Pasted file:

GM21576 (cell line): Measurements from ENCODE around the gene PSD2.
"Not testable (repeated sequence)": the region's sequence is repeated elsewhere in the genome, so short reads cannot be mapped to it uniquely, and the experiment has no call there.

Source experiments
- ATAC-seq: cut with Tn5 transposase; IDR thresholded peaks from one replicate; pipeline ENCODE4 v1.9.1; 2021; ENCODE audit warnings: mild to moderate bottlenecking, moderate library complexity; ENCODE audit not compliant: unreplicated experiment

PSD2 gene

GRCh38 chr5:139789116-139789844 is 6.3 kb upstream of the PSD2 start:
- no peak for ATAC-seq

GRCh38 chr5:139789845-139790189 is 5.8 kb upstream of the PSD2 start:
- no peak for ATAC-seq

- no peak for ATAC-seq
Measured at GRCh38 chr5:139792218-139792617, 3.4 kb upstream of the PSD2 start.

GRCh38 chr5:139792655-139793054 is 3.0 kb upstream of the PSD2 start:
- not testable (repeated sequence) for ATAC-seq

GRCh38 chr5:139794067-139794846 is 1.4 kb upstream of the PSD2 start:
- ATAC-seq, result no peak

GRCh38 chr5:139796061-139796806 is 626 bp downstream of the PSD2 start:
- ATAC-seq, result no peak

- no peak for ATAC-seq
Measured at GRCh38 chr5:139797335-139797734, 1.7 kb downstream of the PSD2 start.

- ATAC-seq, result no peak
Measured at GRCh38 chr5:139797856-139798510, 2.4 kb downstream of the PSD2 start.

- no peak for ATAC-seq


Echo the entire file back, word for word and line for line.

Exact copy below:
GM21576 (cell line): Measurements from ENCODE around the gene PSD2.
"Not testable (repeated sequence)": the region's sequence is repeated elsewhere in the genome, so short reads cannot be mapped to it uniquely, and the experiment has no call there.

Source experiments
- ATAC-seq: cut with Tn5 transposase; IDR thresholded peaks from one replicate; pipeline ENCODE4 v1.9.1; 2021; ENCODE audit warnings: mild to moderate bottlenecking, moderate library complexity; ENCODE audit not compliant: unreplicated experiment

PSD2 gene

GRCh38 chr5:139789116-139789844 is 6.3 kb upstream of the PSD2 start:
- no peak for ATAC-seq

GRCh38 chr5:139789845-139790189 is 5.8 kb upstream of the PSD2 start:
- no peak for ATAC-seq

- no peak for ATAC-seq
Measured at GRCh38 chr5:139792218-139792617, 3.4 kb upstream of the PSD2 start.

GRCh38 chr5:139792655-139793054 is 3.0 kb upstream of the PSD2 start:
- not testable (repeated sequence) for ATAC-seq

GRCh38 chr5:139794067-139794846 is 1.4 kb upstream of the PSD2 start:
- ATAC-seq, result no peak

GRCh38 chr5:139796061-139796806 is 626 bp downstream of the PSD2 start:
- ATAC-seq, result no peak

- no peak for ATAC-seq
Measured at GRCh38 chr5:139797335-139797734, 1.7 kb downstream of the PSD2 start.

- ATAC-seq, result no peak
Measured at GRCh38 chr5:139797856-139798510, 2.4 kb downstream of the PSD2 start.

- no peak for ATAC-seq